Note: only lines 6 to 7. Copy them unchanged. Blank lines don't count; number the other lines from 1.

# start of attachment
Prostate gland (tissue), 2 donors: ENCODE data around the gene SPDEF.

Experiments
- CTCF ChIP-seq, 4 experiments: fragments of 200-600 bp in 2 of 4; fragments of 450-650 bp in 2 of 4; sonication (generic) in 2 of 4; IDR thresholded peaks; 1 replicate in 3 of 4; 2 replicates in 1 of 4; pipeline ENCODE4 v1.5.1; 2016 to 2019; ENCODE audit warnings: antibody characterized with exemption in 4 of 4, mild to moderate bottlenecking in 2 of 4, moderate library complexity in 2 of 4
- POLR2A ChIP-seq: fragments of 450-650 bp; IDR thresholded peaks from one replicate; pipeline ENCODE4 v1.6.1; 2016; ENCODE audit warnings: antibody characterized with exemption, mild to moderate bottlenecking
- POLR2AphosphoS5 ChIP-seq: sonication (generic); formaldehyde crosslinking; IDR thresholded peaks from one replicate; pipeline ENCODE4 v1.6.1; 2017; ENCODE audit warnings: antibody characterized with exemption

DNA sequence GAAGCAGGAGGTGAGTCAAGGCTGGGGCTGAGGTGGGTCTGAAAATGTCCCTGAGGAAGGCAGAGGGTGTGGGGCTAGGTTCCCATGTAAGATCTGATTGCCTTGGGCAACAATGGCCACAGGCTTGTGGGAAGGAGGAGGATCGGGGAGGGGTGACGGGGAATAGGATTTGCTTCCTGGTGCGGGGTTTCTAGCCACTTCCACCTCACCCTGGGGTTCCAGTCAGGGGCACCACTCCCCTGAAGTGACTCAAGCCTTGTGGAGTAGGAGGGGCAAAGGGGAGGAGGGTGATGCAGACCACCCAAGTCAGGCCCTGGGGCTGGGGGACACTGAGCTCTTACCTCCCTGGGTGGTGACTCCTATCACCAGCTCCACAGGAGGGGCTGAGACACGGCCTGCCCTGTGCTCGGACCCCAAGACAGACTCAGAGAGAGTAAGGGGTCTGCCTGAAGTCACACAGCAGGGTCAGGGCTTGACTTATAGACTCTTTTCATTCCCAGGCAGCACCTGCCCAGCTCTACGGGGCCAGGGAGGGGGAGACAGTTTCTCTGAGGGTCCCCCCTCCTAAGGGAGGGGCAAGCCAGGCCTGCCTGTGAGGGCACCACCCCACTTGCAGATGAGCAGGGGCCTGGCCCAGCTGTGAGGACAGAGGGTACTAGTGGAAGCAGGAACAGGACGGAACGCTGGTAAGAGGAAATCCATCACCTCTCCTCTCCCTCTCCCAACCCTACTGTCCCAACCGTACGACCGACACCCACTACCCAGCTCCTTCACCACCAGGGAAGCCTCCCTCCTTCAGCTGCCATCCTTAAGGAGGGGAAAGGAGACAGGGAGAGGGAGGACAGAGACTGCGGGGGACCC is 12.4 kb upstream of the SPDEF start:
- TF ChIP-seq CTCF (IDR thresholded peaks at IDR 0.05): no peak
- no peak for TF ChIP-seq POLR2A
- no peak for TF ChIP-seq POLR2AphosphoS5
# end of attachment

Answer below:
DNA sequence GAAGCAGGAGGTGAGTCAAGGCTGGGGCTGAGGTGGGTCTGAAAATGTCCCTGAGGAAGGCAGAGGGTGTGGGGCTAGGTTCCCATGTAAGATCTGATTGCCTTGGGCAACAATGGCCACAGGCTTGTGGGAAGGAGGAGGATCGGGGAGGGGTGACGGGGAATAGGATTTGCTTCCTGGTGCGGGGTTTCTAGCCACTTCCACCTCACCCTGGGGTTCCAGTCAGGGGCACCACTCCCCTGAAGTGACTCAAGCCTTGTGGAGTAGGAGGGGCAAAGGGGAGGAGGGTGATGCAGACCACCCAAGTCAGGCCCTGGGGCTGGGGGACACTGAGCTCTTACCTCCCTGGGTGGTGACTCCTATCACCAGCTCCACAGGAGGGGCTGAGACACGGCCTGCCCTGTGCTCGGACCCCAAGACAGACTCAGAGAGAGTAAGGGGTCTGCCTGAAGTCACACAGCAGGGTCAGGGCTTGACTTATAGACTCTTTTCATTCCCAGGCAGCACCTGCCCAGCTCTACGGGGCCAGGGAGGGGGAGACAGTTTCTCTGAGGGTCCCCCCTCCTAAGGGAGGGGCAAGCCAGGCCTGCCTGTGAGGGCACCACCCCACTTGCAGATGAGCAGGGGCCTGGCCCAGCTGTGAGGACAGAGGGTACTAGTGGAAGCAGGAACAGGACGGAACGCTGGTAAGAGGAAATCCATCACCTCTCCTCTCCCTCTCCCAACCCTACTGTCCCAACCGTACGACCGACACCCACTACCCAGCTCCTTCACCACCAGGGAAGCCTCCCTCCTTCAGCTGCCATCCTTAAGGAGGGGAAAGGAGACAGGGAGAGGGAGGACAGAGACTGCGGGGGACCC is 12.4 kb upstream of the SPDEF start:
- TF ChIP-seq CTCF (IDR thresholded peaks at IDR 0.05): no peak